So, I’m a little older and little fatter now than I was back in 1990. It’s also possible I had a Kenny Powers mullet and wrap around Oakley’s, but that can’t be proven by any of you gear heads.

Look at that side shot- it’s a thing of beauty! All I knew in 1990 was it looked a hell of a lot faster than my mullet and 87 750 Ninja! Plus, all of the kewl kids were riding them so, it had to be the one to get. Can I interest you in a tired Ninja?

1990 Suzuki GSXR 750 For Sale

1990 was a fantastic year for Suzuki GSX-R’s and my beloved Oakley’s. Suzuki revamped the air and oil-cooled power plant and returned to their long stroke 70mm x 48.7mm design as it proved to be a better race platform than the previous years short stroke design. And, if we’re being completely honest here- Who doesn’t like a good L O N G S T R O K E . . . motor?

From the seller:

The 1990 Suzuki GSX-R 750 (L) Slingshot is probably the best of the oil-cooled models while retaining the classic dual headlight, flat head front. It’s a stunning and iconic bike, back then and now.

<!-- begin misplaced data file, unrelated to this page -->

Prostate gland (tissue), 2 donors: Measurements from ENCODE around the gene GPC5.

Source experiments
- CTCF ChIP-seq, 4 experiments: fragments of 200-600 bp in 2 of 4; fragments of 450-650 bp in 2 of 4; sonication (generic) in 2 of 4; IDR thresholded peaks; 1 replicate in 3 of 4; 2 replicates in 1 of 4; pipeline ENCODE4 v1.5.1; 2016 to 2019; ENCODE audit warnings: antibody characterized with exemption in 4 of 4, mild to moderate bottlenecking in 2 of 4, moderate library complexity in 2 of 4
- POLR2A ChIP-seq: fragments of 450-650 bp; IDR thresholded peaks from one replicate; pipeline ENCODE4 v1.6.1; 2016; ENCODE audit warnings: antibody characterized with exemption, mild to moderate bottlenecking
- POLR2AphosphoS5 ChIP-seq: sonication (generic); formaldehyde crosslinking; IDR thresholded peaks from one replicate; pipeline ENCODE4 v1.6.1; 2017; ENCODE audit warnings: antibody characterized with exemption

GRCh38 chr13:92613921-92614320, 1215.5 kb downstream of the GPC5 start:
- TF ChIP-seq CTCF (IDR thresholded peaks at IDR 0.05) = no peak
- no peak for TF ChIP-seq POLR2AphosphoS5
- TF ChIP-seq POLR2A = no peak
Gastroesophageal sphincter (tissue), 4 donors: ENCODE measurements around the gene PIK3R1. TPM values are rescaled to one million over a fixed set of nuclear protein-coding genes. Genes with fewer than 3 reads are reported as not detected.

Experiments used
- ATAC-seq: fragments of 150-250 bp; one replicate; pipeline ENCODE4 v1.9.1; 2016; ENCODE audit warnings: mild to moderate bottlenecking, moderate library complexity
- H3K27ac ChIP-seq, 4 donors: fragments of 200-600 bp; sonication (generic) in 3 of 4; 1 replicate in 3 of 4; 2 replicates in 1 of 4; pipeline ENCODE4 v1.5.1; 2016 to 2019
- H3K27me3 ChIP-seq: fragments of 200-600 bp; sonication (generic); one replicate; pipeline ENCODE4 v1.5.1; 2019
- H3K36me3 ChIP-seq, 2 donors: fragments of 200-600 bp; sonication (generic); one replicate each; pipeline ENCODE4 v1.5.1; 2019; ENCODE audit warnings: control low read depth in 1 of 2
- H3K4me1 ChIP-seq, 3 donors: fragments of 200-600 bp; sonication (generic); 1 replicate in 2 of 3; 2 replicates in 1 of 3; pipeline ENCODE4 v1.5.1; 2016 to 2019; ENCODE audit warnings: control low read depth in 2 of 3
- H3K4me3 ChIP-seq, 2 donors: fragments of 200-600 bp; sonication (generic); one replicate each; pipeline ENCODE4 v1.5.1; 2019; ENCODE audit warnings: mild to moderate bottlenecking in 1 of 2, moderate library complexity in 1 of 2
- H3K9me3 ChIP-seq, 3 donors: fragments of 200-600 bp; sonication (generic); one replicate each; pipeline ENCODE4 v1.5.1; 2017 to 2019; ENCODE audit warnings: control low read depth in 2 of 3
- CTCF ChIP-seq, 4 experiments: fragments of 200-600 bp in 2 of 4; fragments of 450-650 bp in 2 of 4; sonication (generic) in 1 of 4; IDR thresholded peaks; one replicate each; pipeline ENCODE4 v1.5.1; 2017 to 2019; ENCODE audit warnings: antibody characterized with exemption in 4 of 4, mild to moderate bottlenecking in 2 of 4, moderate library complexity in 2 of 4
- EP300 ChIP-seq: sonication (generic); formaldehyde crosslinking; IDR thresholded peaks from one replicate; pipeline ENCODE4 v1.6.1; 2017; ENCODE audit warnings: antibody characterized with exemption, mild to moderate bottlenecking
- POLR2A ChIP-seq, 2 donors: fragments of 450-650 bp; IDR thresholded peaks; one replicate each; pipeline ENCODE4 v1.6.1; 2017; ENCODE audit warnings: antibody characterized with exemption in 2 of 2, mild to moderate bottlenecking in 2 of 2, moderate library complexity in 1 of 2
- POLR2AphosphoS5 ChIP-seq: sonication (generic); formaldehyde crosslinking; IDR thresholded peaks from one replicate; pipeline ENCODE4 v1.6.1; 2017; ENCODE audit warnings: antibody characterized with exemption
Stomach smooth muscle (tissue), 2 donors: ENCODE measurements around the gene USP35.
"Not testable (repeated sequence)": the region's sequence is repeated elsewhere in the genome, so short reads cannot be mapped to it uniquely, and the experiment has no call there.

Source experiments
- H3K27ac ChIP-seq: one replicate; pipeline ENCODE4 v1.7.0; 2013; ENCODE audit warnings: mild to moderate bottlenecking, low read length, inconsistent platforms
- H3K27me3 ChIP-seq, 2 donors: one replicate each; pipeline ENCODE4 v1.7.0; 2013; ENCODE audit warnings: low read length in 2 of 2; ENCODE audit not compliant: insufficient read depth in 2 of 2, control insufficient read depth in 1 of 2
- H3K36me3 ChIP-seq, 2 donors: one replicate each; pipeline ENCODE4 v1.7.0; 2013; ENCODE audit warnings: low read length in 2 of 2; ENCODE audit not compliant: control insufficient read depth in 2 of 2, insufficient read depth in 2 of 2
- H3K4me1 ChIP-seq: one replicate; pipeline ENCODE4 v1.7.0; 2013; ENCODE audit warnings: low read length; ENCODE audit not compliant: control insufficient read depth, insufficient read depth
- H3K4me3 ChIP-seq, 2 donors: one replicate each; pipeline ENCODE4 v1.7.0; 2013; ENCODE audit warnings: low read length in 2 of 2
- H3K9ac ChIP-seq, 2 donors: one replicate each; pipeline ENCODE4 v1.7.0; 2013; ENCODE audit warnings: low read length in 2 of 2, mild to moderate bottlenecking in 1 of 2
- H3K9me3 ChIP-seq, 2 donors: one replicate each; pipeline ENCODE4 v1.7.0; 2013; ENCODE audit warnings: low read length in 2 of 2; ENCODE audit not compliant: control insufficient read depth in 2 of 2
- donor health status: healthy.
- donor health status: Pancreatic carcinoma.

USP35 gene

This one shows 14,982 miles on the clock (713 miles per year- WTF!) and appears to be very well kept.

More from the seller:

I’m the 3rd owner and put <10,000 mi during my 21 years of ownership. The bike was low-sided at low speed in fall 2000 and subsequently restored to its current condition (right side panels and front cowling replaced). Bike comes with original rear indicators, left mirror, original Suzuki air filter, two oil filters, tank bra, Clymer manual, and misc. parts. The bike sports a Vance & Hines header/muffler and was jetted for the original air filter and air box.

I like that the seller is up front about the repairs, but from the images, it was done the correct way and should be a non-issue. The seller is also upfront about his bottom dollar.

Reservation price is $7,000.

At the time of writing, the auction was still at the starting price of $6,000, but since we know the reserve, you know where you need to be if you want to park this 115hp classic in your garage.

For your viewing pleasure, the seller has a video link posted on the auction of the bike running and a quick walk around.

Check it out and let us know your thoughts.

dd

1990 Suzuki GSX-R 750:  The L O N G Stroke Returns
Ducati July 14, 2021 posted by

Featured Listing – 1973 Ducati 750 Sport

9.28.2021: This bike has SOLD! Congratulations to buyer and seller! -dc